Our goal is to design and implement (PoC level implementation) of a high throughput communication link between DNS resolver and authoritative servers that provides proof of authenticity and at the same time disables zone waking attacks. The motivation is to provide the same level of security as DNSSEC without the poor performances that come with it during a flood of NX requests attack, and without opening the door to zone walking attacks.

        We designed and implemented an adaptive communication protocol between recursive resolver and authoritative servers with the above properties. We implemented a PoC that works (with Knot servers) at a throughput close to that of the standard DNS protocol, w/o DNSSEC (20,500 rps, requests per second, compared to 23,500 rps in plain DNS). We note that if one is willing to scarify and enable zone walking attacks, then a much higher throughput solution is possible as demonstrated by the NSEC3 aggressive caching implementation in Knot.

        Speaker: Mr Daniel Dubnikov (Tel Aviv University)
      • 4
        Post-Quantum DNSSEC: FALCON Signatures in PowerDNS

        We present the first implementation of post-quantum DNSSEC. As a prototype, we extended PowerDNS authoritative DNS server and recursor to sign, serve, and validate DNSSEC-signatures based on the FALCON signature scheme.

        A high-level overview of the implementation work, which is based on a modification of the OpenSSL post-quantum fork, will be given, and statistics on performance and packet sizes of our test-bench setup are presented. Finally, we consider arguments around the necessity of post-quantum signatures in DNSSEC in general.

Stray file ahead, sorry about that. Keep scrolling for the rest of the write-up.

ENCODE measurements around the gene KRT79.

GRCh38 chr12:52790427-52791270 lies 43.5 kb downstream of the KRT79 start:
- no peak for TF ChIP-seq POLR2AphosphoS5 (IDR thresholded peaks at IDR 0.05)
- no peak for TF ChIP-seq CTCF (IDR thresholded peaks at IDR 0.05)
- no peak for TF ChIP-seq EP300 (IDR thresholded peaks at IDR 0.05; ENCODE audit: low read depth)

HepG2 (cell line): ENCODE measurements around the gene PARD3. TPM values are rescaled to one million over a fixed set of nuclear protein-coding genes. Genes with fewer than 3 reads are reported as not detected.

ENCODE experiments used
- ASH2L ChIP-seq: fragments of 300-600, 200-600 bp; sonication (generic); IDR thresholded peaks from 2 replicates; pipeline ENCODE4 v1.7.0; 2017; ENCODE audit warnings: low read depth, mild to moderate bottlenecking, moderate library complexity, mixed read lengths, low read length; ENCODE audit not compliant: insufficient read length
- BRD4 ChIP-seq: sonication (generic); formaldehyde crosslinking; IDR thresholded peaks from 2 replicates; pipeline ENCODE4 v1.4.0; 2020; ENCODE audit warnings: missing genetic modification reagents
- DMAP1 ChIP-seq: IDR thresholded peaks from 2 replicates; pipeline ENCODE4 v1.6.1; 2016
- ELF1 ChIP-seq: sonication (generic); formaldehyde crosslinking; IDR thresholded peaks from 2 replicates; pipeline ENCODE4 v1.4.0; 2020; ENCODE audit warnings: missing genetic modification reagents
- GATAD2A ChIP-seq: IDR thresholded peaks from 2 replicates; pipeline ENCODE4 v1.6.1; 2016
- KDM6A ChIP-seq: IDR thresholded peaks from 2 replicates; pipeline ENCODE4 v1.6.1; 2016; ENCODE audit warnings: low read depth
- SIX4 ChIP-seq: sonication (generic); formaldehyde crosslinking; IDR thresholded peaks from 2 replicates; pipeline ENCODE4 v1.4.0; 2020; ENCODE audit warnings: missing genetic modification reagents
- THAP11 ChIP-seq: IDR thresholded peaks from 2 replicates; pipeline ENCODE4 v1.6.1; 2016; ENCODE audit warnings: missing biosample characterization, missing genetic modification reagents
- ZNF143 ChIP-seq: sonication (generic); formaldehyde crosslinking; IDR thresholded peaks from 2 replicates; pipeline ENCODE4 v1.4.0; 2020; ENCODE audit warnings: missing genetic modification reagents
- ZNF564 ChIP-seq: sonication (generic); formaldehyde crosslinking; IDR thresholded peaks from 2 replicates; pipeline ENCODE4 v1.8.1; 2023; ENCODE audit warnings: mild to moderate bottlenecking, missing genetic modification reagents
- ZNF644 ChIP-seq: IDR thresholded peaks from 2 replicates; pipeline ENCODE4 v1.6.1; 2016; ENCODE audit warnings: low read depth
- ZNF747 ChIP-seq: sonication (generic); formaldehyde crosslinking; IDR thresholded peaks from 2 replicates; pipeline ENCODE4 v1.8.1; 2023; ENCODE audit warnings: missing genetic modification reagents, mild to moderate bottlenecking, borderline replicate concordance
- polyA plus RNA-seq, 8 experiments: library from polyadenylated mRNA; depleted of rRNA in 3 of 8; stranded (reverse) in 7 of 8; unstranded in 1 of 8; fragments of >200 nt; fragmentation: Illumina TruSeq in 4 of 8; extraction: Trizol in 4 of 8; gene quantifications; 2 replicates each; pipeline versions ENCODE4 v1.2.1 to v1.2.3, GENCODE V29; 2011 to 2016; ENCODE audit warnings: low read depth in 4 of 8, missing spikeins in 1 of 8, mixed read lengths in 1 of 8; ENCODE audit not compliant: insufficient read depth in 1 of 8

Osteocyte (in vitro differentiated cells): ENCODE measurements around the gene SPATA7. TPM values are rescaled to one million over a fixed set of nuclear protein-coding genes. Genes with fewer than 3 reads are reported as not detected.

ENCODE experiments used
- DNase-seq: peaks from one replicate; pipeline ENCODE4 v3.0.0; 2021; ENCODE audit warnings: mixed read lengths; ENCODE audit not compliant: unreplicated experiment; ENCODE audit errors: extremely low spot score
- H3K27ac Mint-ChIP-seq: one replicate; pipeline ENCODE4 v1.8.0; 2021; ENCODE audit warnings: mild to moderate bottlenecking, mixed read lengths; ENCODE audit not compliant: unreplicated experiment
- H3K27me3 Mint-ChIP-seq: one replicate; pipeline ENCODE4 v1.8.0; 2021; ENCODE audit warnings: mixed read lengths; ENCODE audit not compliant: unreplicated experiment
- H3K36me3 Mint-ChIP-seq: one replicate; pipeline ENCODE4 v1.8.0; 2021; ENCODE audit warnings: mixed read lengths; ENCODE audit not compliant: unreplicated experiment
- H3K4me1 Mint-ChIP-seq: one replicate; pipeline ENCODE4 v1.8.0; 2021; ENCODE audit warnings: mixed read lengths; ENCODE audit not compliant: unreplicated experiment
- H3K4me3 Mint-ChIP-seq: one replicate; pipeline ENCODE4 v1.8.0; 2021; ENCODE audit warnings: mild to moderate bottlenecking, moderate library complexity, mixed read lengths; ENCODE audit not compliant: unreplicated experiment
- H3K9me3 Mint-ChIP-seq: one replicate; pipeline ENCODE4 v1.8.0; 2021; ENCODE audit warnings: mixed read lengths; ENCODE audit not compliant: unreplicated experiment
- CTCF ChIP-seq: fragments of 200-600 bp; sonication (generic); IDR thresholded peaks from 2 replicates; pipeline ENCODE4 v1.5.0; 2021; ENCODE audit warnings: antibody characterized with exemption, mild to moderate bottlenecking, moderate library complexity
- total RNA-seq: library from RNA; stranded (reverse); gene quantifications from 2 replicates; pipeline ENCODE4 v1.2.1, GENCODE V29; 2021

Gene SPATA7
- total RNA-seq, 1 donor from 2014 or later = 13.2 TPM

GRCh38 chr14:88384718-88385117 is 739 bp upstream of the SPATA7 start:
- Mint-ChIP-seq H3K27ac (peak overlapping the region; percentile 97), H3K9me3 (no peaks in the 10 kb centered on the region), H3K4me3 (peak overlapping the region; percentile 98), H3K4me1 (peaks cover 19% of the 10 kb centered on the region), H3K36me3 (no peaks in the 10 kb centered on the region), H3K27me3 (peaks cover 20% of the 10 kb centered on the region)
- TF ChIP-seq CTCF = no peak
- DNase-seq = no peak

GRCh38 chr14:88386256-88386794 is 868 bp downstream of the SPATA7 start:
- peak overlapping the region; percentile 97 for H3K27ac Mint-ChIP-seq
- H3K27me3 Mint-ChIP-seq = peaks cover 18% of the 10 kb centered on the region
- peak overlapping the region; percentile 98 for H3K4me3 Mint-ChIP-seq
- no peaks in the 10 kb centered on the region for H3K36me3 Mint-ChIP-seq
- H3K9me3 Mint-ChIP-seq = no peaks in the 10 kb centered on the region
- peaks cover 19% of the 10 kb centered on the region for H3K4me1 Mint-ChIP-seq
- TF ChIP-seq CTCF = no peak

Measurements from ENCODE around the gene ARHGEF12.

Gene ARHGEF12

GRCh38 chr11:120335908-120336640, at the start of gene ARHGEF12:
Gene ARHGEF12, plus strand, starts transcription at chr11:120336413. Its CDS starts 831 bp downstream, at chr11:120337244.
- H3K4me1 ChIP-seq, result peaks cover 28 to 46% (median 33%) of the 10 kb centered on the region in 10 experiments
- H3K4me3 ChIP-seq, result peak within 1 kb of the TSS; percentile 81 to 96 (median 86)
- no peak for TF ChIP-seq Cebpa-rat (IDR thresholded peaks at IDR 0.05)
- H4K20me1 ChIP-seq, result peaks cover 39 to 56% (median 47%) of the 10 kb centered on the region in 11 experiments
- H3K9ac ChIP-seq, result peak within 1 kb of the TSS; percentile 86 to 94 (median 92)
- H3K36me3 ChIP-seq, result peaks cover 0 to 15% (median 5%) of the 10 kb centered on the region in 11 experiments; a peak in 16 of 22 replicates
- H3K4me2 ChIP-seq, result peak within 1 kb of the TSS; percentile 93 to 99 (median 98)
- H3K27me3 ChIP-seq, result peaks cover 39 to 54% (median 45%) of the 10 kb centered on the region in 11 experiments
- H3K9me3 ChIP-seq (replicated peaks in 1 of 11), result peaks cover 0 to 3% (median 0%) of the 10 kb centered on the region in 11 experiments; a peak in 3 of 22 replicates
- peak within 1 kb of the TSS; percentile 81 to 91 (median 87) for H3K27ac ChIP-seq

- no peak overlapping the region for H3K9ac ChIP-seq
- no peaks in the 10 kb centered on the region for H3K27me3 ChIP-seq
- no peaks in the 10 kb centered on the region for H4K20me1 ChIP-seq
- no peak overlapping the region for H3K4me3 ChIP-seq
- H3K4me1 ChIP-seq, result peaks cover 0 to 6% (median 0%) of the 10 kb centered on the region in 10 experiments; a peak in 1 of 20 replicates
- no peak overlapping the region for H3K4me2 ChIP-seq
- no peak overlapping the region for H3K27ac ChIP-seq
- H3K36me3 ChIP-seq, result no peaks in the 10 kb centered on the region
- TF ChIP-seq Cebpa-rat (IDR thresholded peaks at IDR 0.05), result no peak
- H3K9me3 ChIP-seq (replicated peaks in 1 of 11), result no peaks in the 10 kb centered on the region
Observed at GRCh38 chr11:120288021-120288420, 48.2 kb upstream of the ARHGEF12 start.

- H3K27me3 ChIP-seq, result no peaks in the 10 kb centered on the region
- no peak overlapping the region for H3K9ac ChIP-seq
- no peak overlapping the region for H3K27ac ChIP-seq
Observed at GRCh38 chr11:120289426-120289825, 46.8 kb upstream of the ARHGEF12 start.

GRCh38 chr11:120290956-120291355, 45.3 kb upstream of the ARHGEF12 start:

Speaker: Nils Wisiol (deSEC e.V.)
      • 5
        Internet Survey of DANE/TLSA DNS Records: Application and Use for Mail Exchanger

        We have performed an Internet survey to extract the DANE/TLSA
        records in the DNS which are foreseen to indicate TLS capabilities and
        to enable X.509 certificate fingerprinting for MX services. Their partic-
        ular use and the application scenarios for DANE records are analyzed
        on a wide scale base indicating the acceptance of policy information in
        the DNS giving security recommendations for Mail Exchangers

        Speaker: Dr Erwin Hoffmann (Frankfurt University of Applied Sciences)
    • 6:15 PM
      90 minutes break

      90 minutes break

    • OARC 37 Day 1: Session 3

      Main Session

      • 6
        Implementing dual stack recursive DNS at Microsoft: Challenges and Learning

        Microsoft has implemented a dual-stack recursive resolver system for its internal resolver fleet. This talk focuses on learning and the challenges we faced during this process.

        We will cover below items
        - Implementing dual-stack recursive DNS using Unbound and Windows DNS Server
        - Learnings/Issues encountered to achieve dual-stack
        - Implementing serve-stale data from the cache (RFC 8767) in Unbound - Experience in production

        Speakers: ARUNKUMAR SINGARAM (Microsoft), Karthik Umashankar
      • 7
        Updating Requirements for Caching DNS Resolution Failures